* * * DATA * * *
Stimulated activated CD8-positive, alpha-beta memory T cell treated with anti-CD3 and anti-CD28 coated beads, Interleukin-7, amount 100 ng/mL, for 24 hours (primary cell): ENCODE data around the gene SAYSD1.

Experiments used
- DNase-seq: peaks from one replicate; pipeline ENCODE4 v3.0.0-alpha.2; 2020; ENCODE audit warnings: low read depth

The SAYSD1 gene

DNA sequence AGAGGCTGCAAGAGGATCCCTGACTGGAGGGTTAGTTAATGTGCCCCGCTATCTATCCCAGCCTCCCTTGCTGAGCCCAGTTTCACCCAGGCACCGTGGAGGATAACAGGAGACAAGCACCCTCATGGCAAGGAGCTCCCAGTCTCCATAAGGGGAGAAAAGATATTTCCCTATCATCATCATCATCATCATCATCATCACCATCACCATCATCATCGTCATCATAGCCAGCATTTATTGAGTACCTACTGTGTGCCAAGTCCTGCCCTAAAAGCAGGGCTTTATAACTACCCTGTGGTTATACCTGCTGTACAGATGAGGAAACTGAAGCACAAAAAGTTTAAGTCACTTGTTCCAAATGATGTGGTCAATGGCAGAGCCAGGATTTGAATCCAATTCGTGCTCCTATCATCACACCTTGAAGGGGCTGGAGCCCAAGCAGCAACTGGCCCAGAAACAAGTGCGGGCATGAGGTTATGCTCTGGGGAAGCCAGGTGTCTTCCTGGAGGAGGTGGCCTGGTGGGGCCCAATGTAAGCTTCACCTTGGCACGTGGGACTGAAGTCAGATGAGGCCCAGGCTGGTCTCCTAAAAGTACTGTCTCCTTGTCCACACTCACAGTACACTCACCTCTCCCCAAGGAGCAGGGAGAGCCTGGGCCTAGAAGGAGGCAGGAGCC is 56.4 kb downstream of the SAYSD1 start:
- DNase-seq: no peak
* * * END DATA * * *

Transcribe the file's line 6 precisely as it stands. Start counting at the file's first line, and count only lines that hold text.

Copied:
- DNase-seq: no peak